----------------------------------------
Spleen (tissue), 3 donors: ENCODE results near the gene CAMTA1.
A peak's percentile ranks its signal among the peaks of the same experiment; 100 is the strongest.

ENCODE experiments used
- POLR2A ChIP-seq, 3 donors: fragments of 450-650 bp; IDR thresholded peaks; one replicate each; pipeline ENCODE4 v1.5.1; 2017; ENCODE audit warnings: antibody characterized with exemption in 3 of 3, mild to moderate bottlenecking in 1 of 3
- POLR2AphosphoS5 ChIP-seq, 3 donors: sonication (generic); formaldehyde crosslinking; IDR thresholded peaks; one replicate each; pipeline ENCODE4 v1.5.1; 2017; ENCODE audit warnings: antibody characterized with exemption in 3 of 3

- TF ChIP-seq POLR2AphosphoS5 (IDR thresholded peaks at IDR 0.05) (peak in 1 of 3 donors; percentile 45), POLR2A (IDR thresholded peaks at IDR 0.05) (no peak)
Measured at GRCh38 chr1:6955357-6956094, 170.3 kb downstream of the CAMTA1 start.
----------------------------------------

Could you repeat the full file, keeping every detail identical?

Spleen (tissue), 3 donors: ENCODE results near the gene CAMTA1.
A peak's percentile ranks its signal among the peaks of the same experiment; 100 is the strongest.

ENCODE experiments used
- POLR2A ChIP-seq, 3 donors: fragments of 450-650 bp; IDR thresholded peaks; one replicate each; pipeline ENCODE4 v1.5.1; 2017; ENCODE audit warnings: antibody characterized with exemption in 3 of 3, mild to moderate bottlenecking in 1 of 3
- POLR2AphosphoS5 ChIP-seq, 3 donors: sonication (generic); formaldehyde crosslinking; IDR thresholded peaks; one replicate each; pipeline ENCODE4 v1.5.1; 2017; ENCODE audit warnings: antibody characterized with exemption in 3 of 3

- TF ChIP-seq POLR2AphosphoS5 (IDR thresholded peaks at IDR 0.05) (peak in 1 of 3 donors; percentile 45), POLR2A (IDR thresholded peaks at IDR 0.05) (no peak)
Measured at GRCh38 chr1:6955357-6956094, 170.3 kb downstream of the CAMTA1 start.